Some of us do not yet know what our calling is, but that doesn't mean we sit and wait. There are lots of things people are doing that make change and a difference and some may feel too small, but they will grow if we water them. Until we know our calling, we CAN and I would say SHOULD show up with our skills. If you are not a gifted public speaker, that's okay, how can you show up? My partner, Krystle Baller, wrote a beautiful article showing up with her web design skills.

Chances are if you are reading this article, then you are looking to be of service at a soul level and that can take time to discover. That is service in what John Donovan calls your Zone of Genius. Three things are required to move into that soul level service. I advocate that we claim all three. They are:

I am willing to fail. I am willing to look foolish. I am willing to be wrong.

With these three I AM's under your belt you are free to find your calling, your Zone of Genius, the unique talent you have to lend to the revolution.

When we think about our calling, often we define it as something that is career based and it may be. But our true callings are things we do naturally with little to no effort. And may have nothing to do with our careers.

I can make art, but that’s not a calling. My calling is not to make art, facilitate workshops, etc. Don’t confuse what you’re able to do (skills) with your calling (comes natural, feels magical AF, feel spirit flowing through you).

There are three qualifiers for what your callings are:

It is with grace and ease that I do this.

It is notable to both critics and fans.

It’s something that other people have a hard time doing.

For me, one of my callings is that I naturally, without any effort, see the good in people. It's been pointed out to me by both critics and fans. My critics will say it’s not real and love to shout that some people are just evil and beyond reaching. And, my fans find it admirable and will say they wish they could do it too.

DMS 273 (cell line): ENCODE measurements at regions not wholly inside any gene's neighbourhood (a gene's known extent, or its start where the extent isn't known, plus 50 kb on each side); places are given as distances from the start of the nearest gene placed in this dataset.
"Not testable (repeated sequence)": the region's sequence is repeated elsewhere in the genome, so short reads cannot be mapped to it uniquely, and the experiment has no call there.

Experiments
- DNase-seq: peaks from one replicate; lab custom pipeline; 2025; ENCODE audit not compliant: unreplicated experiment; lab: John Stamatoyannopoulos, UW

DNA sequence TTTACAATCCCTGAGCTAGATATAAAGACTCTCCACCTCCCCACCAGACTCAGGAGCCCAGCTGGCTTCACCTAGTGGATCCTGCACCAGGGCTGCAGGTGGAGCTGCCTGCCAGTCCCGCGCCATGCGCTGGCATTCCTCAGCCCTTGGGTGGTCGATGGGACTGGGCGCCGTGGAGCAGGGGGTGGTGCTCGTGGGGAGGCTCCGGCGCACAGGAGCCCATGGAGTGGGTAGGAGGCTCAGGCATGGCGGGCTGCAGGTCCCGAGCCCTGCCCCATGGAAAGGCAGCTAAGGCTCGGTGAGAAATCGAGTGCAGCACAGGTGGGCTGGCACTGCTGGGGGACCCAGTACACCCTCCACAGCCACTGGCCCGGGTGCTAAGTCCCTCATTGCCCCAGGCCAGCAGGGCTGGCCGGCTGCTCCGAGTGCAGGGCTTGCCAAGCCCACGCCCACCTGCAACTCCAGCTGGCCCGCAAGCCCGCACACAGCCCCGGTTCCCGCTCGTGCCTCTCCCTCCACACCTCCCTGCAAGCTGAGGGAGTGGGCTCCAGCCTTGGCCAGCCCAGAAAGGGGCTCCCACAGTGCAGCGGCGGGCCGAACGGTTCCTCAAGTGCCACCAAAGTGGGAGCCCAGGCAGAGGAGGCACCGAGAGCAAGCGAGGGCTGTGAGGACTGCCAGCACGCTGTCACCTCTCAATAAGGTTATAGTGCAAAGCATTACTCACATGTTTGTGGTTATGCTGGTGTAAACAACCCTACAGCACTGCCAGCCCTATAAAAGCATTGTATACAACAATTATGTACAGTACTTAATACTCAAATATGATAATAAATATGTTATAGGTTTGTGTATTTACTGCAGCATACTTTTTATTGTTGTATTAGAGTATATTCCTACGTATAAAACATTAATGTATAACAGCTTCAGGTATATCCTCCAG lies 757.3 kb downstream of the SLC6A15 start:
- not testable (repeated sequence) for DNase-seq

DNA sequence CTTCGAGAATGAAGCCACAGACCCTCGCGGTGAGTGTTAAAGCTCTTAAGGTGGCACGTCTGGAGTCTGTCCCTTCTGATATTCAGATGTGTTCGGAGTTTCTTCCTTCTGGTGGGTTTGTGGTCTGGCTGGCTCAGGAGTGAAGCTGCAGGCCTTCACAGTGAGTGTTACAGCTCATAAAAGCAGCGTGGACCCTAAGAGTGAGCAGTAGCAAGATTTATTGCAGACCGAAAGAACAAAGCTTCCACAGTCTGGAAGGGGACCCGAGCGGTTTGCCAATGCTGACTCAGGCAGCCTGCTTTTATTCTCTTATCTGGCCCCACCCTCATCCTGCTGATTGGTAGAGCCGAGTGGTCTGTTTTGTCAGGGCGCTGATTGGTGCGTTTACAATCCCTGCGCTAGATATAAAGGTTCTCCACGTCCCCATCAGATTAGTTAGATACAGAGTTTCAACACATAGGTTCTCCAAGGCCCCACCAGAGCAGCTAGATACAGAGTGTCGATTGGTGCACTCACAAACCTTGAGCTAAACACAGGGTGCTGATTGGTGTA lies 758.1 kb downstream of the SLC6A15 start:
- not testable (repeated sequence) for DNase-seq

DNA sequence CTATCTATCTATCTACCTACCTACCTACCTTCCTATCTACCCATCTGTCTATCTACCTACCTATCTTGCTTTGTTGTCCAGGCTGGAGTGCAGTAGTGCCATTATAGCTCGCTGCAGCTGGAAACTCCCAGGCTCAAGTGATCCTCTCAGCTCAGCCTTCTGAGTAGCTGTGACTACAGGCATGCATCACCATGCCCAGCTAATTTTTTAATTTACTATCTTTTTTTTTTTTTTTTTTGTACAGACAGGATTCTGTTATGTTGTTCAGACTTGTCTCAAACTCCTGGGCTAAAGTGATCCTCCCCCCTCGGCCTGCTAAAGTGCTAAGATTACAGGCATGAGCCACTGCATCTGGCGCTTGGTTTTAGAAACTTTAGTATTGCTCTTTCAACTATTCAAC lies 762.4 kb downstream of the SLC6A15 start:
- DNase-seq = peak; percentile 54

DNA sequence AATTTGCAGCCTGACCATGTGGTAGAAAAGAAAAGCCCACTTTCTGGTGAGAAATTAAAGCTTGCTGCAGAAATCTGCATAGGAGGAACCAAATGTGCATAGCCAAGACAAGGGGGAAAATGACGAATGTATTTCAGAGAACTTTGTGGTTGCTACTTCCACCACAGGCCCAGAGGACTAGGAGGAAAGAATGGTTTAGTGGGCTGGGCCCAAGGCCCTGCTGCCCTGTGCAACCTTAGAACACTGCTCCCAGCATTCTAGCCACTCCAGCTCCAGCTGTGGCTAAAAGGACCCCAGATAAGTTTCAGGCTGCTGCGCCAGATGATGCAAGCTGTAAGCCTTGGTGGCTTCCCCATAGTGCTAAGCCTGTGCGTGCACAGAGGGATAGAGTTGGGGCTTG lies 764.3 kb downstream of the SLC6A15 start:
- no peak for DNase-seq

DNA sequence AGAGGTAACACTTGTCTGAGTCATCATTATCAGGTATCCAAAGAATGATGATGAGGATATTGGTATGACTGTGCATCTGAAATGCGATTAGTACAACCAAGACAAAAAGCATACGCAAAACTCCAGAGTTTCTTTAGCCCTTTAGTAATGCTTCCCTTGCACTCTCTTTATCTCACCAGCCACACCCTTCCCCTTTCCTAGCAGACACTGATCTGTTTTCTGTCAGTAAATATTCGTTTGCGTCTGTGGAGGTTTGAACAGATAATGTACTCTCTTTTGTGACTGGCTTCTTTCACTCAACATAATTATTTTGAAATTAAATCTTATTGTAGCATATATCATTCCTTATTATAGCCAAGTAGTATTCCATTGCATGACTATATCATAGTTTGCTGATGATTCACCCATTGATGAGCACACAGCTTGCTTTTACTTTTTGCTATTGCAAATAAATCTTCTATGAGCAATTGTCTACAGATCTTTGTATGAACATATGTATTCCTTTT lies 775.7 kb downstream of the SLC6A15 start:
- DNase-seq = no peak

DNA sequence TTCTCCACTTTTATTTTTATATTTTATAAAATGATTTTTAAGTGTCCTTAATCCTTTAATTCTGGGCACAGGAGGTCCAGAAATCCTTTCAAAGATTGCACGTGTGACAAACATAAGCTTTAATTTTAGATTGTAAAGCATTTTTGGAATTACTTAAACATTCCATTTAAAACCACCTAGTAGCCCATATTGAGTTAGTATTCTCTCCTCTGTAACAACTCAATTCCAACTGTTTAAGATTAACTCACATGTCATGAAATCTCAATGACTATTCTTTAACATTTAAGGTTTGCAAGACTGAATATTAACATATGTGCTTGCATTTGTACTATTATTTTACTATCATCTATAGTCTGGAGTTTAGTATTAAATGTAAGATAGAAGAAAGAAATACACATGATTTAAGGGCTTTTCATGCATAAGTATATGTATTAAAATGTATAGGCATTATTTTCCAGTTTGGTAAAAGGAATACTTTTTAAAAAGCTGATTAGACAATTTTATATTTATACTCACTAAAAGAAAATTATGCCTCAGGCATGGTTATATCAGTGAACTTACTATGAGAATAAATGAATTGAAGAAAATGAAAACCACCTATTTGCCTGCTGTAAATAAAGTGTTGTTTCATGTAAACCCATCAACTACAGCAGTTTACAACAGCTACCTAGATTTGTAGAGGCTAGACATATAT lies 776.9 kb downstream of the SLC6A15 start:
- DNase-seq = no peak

Once I accepted this was a calling, I stopped apologizing for seeing the good in everyone. And I use it to speak to the good within. It helps me plants seeds of change in the hearts and minds of even the most shutdown, angry people.

Some of my personal callings are:

  • Seeing the good in everyone, even if it is buried deeply within

  • Offer my full and undivided attention to the person in front of me

  • Walk the earth OPEN, keeping an open mind and remaining hopeful

  • Know and feel my “liquid luck” and trust that each moment is leading me to fulfilling my role here on Earth.


MY CALLING IS... What are things you do naturally that other people notice about you?

What behaviors do you have that make you feel like you are in your element? When do you feel most connected to yourself and the world?

List out your callings, don’t forget to say them aloud, palms open!

And so it is...

Author of The Art of Accepting, Elizabeth Palmisano’s work and voluntary service with youth, trauma survivors, and the under-served taps into the power of art, mindfulness, and experiential learning. Within these portals of discovery, connection, and expression, Elizabeth invites others to “try on” a new perspective. Her approach to teaching, training, art, work, and play revolve around allowance and space.